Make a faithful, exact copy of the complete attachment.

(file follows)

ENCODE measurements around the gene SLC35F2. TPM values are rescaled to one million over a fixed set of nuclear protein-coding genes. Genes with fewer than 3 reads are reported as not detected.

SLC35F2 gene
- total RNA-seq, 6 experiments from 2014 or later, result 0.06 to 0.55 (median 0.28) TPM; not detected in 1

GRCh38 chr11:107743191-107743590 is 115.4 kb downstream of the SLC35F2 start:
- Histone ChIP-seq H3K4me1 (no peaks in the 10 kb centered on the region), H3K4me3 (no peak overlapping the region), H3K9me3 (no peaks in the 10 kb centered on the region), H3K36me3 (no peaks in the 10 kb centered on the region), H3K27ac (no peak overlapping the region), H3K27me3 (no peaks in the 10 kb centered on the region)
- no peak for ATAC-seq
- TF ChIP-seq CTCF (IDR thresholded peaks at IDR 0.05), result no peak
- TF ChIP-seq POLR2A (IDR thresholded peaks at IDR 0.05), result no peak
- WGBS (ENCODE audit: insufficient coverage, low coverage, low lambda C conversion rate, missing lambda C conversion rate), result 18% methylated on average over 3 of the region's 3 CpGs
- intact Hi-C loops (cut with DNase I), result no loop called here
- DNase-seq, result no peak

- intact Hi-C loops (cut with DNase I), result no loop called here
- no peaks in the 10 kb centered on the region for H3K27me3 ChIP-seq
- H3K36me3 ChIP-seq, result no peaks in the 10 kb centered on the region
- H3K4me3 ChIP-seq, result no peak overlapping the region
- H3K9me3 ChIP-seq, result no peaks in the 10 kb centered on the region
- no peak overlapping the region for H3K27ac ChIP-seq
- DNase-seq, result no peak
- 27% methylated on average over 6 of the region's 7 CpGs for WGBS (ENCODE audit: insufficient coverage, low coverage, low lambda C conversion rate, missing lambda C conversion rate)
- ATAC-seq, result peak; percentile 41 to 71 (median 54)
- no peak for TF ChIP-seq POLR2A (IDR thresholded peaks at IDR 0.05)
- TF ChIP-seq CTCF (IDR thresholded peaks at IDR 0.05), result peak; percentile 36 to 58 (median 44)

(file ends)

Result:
ENCODE measurements around the gene SLC35F2. TPM values are rescaled to one million over a fixed set of nuclear protein-coding genes. Genes with fewer than 3 reads are reported as not detected.

SLC35F2 gene
- total RNA-seq, 6 experiments from 2014 or later, result 0.06 to 0.55 (median 0.28) TPM; not detected in 1

GRCh38 chr11:107743191-107743590 is 115.4 kb downstream of the SLC35F2 start:
- Histone ChIP-seq H3K4me1 (no peaks in the 10 kb centered on the region), H3K4me3 (no peak overlapping the region), H3K9me3 (no peaks in the 10 kb centered on the region), H3K36me3 (no peaks in the 10 kb centered on the region), H3K27ac (no peak overlapping the region), H3K27me3 (no peaks in the 10 kb centered on the region)
- no peak for ATAC-seq
- TF ChIP-seq CTCF (IDR thresholded peaks at IDR 0.05), result no peak
- TF ChIP-seq POLR2A (IDR thresholded peaks at IDR 0.05), result no peak
- WGBS (ENCODE audit: insufficient coverage, low coverage, low lambda C conversion rate, missing lambda C conversion rate), result 18% methylated on average over 3 of the region's 3 CpGs
- intact Hi-C loops (cut with DNase I), result no loop called here
- DNase-seq, result no peak

- intact Hi-C loops (cut with DNase I), result no loop called here
- no peaks in the 10 kb centered on the region for H3K27me3 ChIP-seq
- H3K36me3 ChIP-seq, result no peaks in the 10 kb centered on the region
- H3K4me3 ChIP-seq, result no peak overlapping the region
- H3K9me3 ChIP-seq, result no peaks in the 10 kb centered on the region
- no peak overlapping the region for H3K27ac ChIP-seq
- DNase-seq, result no peak
- 27% methylated on average over 6 of the region's 7 CpGs for WGBS (ENCODE audit: insufficient coverage, low coverage, low lambda C conversion rate, missing lambda C conversion rate)
- ATAC-seq, result peak; percentile 41 to 71 (median 54)
- no peak for TF ChIP-seq POLR2A (IDR thresholded peaks at IDR 0.05)
- TF ChIP-seq CTCF (IDR thresholded peaks at IDR 0.05), result peak; percentile 36 to 58 (median 44)